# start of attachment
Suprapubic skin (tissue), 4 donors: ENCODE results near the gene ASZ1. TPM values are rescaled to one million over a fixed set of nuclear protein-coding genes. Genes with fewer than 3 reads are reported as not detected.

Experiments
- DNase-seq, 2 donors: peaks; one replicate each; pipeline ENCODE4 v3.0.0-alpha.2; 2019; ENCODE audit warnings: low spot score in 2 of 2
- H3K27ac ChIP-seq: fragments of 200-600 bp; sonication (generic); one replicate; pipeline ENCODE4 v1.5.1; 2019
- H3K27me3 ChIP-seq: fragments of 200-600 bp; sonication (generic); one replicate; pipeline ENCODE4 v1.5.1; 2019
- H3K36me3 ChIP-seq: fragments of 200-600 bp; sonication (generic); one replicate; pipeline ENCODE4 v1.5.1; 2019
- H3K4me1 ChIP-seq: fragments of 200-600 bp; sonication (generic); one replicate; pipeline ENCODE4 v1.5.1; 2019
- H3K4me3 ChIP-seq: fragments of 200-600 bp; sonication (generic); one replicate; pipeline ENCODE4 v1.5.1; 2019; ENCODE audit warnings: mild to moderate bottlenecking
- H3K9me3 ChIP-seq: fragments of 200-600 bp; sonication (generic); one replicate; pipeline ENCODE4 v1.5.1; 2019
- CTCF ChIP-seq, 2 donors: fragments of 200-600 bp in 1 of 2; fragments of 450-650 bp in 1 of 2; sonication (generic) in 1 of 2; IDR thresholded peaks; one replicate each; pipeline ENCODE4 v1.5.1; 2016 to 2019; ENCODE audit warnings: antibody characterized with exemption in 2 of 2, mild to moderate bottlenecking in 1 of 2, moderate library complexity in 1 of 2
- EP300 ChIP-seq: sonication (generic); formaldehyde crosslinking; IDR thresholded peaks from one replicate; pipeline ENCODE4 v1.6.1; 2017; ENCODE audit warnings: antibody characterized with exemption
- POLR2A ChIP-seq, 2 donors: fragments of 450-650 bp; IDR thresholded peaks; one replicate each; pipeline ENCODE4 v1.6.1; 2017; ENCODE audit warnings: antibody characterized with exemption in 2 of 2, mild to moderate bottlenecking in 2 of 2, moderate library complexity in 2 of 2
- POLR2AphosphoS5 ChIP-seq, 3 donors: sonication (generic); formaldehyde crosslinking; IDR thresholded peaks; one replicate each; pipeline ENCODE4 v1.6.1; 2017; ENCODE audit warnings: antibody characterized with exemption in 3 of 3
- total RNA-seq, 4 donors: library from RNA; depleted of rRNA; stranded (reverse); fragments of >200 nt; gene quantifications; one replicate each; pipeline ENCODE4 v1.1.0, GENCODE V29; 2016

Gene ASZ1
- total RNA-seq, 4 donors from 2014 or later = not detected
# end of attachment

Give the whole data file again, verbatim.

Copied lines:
Suprapubic skin (tissue), 4 donors: ENCODE results near the gene ASZ1. TPM values are rescaled to one million over a fixed set of nuclear protein-coding genes. Genes with fewer than 3 reads are reported as not detected.

Experiments
- DNase-seq, 2 donors: peaks; one replicate each; pipeline ENCODE4 v3.0.0-alpha.2; 2019; ENCODE audit warnings: low spot score in 2 of 2
- H3K27ac ChIP-seq: fragments of 200-600 bp; sonication (generic); one replicate; pipeline ENCODE4 v1.5.1; 2019
- H3K27me3 ChIP-seq: fragments of 200-600 bp; sonication (generic); one replicate; pipeline ENCODE4 v1.5.1; 2019
- H3K36me3 ChIP-seq: fragments of 200-600 bp; sonication (generic); one replicate; pipeline ENCODE4 v1.5.1; 2019
- H3K4me1 ChIP-seq: fragments of 200-600 bp; sonication (generic); one replicate; pipeline ENCODE4 v1.5.1; 2019
- H3K4me3 ChIP-seq: fragments of 200-600 bp; sonication (generic); one replicate; pipeline ENCODE4 v1.5.1; 2019; ENCODE audit warnings: mild to moderate bottlenecking
- H3K9me3 ChIP-seq: fragments of 200-600 bp; sonication (generic); one replicate; pipeline ENCODE4 v1.5.1; 2019
- CTCF ChIP-seq, 2 donors: fragments of 200-600 bp in 1 of 2; fragments of 450-650 bp in 1 of 2; sonication (generic) in 1 of 2; IDR thresholded peaks; one replicate each; pipeline ENCODE4 v1.5.1; 2016 to 2019; ENCODE audit warnings: antibody characterized with exemption in 2 of 2, mild to moderate bottlenecking in 1 of 2, moderate library complexity in 1 of 2
- EP300 ChIP-seq: sonication (generic); formaldehyde crosslinking; IDR thresholded peaks from one replicate; pipeline ENCODE4 v1.6.1; 2017; ENCODE audit warnings: antibody characterized with exemption
- POLR2A ChIP-seq, 2 donors: fragments of 450-650 bp; IDR thresholded peaks; one replicate each; pipeline ENCODE4 v1.6.1; 2017; ENCODE audit warnings: antibody characterized with exemption in 2 of 2, mild to moderate bottlenecking in 2 of 2, moderate library complexity in 2 of 2
- POLR2AphosphoS5 ChIP-seq, 3 donors: sonication (generic); formaldehyde crosslinking; IDR thresholded peaks; one replicate each; pipeline ENCODE4 v1.6.1; 2017; ENCODE audit warnings: antibody characterized with exemption in 3 of 3
- total RNA-seq, 4 donors: library from RNA; depleted of rRNA; stranded (reverse); fragments of >200 nt; gene quantifications; one replicate each; pipeline ENCODE4 v1.1.0, GENCODE V29; 2016

Gene ASZ1
- total RNA-seq, 4 donors from 2014 or later = not detected